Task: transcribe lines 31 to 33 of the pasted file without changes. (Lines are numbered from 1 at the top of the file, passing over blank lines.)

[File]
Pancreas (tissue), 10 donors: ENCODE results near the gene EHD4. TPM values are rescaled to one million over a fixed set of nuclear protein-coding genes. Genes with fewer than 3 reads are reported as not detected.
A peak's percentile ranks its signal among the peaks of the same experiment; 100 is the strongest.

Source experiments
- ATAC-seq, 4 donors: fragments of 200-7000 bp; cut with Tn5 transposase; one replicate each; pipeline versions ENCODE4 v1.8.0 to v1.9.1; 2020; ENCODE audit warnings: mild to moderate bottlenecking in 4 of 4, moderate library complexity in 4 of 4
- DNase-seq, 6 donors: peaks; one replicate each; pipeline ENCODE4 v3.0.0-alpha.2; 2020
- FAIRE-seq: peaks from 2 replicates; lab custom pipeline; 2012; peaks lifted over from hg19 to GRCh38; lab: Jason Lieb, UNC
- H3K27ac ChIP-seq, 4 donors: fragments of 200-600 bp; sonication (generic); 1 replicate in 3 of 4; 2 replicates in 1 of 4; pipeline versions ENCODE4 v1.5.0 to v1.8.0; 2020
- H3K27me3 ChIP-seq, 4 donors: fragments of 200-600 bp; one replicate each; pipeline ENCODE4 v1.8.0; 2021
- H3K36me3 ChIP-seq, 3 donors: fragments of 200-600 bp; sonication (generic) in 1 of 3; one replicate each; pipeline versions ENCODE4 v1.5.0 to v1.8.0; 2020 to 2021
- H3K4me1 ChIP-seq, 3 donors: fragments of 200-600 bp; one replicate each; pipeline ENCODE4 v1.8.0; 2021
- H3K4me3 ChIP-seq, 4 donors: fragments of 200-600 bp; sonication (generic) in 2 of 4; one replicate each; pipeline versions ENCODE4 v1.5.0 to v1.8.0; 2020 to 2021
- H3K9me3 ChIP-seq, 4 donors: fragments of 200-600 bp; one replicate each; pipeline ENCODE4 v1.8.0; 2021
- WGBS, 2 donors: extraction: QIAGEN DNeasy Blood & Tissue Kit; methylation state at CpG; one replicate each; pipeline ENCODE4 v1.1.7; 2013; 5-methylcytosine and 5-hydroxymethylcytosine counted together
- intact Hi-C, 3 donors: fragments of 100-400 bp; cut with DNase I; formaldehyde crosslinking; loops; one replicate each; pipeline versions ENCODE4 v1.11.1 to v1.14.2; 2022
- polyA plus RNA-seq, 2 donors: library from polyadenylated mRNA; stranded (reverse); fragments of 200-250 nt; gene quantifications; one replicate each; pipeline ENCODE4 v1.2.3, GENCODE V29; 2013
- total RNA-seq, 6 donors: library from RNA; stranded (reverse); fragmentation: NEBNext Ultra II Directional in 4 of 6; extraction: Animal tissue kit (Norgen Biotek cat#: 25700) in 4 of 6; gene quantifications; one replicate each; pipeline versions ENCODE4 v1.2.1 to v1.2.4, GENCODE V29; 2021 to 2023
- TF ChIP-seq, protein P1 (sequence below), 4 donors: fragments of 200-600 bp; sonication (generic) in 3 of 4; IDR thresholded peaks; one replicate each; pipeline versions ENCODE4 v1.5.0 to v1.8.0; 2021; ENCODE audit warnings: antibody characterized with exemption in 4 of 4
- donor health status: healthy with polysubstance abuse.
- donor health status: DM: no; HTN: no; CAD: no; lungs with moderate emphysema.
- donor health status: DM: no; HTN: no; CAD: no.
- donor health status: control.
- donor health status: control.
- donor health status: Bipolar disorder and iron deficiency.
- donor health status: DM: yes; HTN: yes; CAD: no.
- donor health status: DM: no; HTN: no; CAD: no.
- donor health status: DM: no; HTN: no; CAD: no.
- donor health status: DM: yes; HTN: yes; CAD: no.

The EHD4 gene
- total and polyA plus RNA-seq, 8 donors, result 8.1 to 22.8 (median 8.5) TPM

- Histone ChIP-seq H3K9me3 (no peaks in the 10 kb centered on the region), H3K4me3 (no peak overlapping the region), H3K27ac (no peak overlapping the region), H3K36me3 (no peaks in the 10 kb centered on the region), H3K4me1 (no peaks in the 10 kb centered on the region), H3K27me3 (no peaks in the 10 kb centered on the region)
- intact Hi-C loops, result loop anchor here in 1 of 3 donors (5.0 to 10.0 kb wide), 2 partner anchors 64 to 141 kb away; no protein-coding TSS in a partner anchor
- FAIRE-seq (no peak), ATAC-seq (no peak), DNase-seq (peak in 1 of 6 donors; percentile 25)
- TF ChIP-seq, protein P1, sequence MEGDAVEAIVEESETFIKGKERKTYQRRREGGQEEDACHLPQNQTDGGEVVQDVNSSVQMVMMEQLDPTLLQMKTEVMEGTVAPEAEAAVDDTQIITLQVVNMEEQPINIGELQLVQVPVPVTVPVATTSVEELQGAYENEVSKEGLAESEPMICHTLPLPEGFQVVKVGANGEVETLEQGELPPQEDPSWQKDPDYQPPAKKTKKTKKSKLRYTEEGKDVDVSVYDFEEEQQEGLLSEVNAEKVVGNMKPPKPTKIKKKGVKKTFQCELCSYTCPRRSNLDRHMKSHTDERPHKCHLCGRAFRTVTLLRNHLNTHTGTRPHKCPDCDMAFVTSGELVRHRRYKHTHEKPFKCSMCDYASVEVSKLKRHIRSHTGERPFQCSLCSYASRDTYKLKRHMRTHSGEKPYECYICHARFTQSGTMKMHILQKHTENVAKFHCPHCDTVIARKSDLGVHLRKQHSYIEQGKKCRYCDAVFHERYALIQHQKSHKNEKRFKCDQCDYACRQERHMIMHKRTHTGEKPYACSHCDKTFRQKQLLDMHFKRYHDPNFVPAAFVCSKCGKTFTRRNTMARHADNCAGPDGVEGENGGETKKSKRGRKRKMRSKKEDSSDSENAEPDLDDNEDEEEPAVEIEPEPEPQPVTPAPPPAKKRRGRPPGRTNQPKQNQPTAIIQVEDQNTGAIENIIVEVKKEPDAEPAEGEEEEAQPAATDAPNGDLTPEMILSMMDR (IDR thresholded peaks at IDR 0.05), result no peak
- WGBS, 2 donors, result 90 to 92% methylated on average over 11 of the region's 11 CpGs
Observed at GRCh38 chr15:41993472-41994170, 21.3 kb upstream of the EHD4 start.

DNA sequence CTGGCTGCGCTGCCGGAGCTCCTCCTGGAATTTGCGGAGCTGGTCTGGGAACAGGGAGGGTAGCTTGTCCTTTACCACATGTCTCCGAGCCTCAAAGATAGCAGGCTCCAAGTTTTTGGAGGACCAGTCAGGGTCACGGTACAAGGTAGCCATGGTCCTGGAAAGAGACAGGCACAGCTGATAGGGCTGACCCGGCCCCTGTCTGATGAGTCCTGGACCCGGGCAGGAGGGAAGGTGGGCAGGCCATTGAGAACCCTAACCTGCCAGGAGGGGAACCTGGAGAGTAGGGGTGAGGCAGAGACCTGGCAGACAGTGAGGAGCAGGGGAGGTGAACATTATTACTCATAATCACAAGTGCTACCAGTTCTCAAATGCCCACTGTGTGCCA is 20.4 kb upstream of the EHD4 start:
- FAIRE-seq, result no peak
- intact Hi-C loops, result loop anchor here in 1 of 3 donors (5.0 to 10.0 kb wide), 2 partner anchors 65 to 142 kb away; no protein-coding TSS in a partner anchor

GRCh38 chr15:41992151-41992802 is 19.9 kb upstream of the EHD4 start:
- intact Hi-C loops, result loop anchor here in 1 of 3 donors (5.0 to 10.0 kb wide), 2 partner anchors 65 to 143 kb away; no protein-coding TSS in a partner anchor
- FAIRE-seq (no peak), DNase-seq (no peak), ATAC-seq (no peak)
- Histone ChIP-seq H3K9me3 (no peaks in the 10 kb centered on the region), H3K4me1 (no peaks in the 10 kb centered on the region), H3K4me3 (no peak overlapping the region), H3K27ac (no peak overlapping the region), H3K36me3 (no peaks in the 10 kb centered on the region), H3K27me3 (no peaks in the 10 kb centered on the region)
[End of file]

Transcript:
- intact Hi-C loops, result loop anchor here in 1 of 3 donors (5.0 to 10.0 kb wide), 2 partner anchors 64 to 141 kb away; no protein-coding TSS in a partner anchor
- FAIRE-seq (no peak), ATAC-seq (no peak), DNase-seq (peak in 1 of 6 donors; percentile 25)
- TF ChIP-seq, protein P1, sequence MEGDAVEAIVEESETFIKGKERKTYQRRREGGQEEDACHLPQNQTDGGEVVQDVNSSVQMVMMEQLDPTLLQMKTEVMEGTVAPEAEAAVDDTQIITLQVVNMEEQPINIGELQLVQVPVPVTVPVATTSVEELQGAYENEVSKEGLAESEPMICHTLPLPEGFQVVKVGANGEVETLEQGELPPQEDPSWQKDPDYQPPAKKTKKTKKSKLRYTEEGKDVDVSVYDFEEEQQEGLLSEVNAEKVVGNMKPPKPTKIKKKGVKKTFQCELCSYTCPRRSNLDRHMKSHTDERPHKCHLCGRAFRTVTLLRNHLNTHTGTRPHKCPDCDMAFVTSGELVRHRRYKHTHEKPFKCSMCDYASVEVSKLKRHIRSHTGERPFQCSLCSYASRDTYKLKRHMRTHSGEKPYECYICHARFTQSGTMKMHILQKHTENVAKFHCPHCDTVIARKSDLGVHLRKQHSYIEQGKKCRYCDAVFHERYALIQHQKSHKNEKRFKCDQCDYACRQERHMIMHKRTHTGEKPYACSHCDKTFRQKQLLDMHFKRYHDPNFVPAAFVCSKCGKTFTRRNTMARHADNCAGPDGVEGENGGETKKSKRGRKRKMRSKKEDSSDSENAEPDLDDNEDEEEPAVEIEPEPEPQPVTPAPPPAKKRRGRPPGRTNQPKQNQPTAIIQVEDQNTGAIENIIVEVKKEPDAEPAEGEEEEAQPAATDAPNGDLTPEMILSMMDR (IDR thresholded peaks at IDR 0.05), result no peak